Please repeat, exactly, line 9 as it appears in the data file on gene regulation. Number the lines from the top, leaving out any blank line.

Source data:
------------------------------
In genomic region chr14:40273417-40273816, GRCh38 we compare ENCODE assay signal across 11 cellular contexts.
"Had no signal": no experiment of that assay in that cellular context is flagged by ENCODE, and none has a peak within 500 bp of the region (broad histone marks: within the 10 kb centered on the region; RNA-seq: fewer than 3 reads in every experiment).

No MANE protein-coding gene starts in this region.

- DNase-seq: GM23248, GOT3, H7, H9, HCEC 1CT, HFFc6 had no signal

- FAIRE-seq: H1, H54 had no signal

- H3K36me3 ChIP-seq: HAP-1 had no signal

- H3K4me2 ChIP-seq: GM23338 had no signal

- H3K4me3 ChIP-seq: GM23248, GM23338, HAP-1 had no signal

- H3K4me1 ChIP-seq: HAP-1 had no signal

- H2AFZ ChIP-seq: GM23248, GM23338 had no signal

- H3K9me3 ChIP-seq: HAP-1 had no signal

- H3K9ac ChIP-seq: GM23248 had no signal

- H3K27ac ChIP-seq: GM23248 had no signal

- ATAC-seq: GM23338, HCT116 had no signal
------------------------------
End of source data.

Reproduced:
- H3K4me1 ChIP-seq: HAP-1 had no signal